So will there really only be three providers post-LASPO? ‘What was not explained [at the LAPG conference] is that special educational needs is one of the three areas of law going through the mandatory telephone gateway,’ replies Hugh Barrett. The LSC estimates that there are ‘roughly 2000’ SEN cases a year. The consideration for the LSC is ‘what sort of volume of business’ is adequate to attract a provider to bid for a national telephone service ‘to make it economic’. It is ‘a different delivery model from the current model’, he says. ‘Our judgment is a contract of about 700 cases each per annum is about the right level.’
The move to a mandatory telephone gateway has proved to be one of the most controversial aspects. Or as Hugh Barrett sees it, there are ‘mixed views’ about telephone advice. ‘Some providers believe that you can give high quality legal advice over the telephone to most people. Everyone recognises that there is a small subset of individual who telephone advice isn’t going to work for. Then there is another group of lawyers who think in order to get good quality legal advice you have to speak to somebody face-to-face. If the gateway pilot is successful and, we hope it will because it is more cost-effective, then we will look at rolling it out to other areas of law.’
Whatever happened to CLACs?
A huge amount of money and energy was out into the LSC’s vision for CLACs and CLANs – community legal advice centres and networks. The idea behind CLACs was for ‘jointly funded, face-to-face legal and advice services’, specialising in social welfare law, and bringing together disparate services in a one-stop shop—or ‘a souped up’ law centre, as Roger Smith once put it.
‘The contracts have all been terminated coming into effect as of April next year,’ he says; adding that in certain parts of the country – for example, Leicester – the local authority has decided they will continue to fund general advice. ‘But the model of bundling together advice in a number of areas of law cannot persist given the government decision that many areas of social law are no longer going to be covered by legal aid,’ he adds.
The ‘flaw in the CLAC and CLAN model’ was the view at the time that you could ‘replicate the model across local authorities relatively easily’. ‘The reality was every local authority had a different approach and so we ended up investing a lot of time effort and resource in each one,’ he says.
What about competitive tendering for criminal defence firms? What happens next? ‘Price-based competition is the way forward for this government. The current public commitment is for consultation to be published next autumn with implementation in 2015 – that is when the new contracts will come into effect.’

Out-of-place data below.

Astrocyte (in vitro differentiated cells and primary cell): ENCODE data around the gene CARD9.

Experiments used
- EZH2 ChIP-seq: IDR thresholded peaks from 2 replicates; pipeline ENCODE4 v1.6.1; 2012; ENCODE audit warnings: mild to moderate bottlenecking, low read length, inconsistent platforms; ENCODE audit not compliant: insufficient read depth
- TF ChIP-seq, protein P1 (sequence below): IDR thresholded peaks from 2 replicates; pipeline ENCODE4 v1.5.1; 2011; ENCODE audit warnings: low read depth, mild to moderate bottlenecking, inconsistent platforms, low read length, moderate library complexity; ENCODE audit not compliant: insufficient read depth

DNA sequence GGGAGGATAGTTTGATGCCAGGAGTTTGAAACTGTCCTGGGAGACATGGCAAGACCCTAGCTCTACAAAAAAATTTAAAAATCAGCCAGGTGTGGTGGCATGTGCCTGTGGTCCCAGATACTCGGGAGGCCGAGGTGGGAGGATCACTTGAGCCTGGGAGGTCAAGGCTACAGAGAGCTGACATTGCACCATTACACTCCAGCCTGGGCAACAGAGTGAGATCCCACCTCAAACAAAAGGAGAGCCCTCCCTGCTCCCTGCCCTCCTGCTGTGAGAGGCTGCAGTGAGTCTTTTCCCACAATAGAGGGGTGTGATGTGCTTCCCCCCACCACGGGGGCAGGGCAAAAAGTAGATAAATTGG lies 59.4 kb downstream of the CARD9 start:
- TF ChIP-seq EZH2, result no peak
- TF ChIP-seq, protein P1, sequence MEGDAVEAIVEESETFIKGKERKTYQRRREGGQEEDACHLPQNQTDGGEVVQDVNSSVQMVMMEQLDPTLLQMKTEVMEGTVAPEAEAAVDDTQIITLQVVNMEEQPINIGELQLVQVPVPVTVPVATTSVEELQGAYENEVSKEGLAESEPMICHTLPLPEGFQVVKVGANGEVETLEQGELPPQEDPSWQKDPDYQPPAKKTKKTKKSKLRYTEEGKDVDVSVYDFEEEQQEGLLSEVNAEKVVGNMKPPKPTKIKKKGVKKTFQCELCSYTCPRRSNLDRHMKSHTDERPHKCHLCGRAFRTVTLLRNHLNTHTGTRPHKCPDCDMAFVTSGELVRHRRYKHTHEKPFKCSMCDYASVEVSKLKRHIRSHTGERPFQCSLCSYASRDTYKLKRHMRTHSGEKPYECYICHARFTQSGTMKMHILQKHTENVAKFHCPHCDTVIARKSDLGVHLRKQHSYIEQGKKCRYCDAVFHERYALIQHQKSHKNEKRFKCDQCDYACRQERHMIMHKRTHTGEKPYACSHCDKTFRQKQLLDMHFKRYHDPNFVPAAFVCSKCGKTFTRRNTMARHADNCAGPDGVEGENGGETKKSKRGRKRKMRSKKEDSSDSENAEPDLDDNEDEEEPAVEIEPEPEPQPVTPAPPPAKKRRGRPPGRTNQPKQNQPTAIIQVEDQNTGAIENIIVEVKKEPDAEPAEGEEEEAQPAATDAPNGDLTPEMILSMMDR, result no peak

Lord Carter of Coles, following his 2007 review of legal aid, made the case for a ‘market-driven economy’ in defence firms through the introduction of competitive tendering between providers as well as by moving from hourly rates to fixed fees.
What about the old Carter vision of the defence profession of larger firms providing greater value for taxpayers’ money? Has there been a move away from that? The MoJ has just started ‘an informal pre-consultation’ with the representative bodies, reports Barrett. ‘You talk to the big firms and they say they are very concerned about small nimble operators with low overheads and then you talk to small firms who complain about the big firms and their “economies of scale”,’ he says. ‘From a very parochial LSC perspective, obviously there are economies if we are dealing with fewer clients because it is easier to manage 300 rather than 3000. But I do not think that is going to be the overriding issue. To use a defence term, the jury is out.’
Finally, any chance of any movement in relation to the concerns expressed about the feared consequences of the LASPO cuts? ‘There have been changes around the edges – for example, the government has decided not to proceed with the Supplementary Legal Aid Scheme,’ replies Barrett. ‘Ministers have made a commitment to reviewing how LASPO impacts upon the justice system. I’d guess that might be the time at which they look to potentially bring things back into scope. But as Lord McNally has said there is no political support for the sort of legal aid scheme that we have had previously. That is the reality.’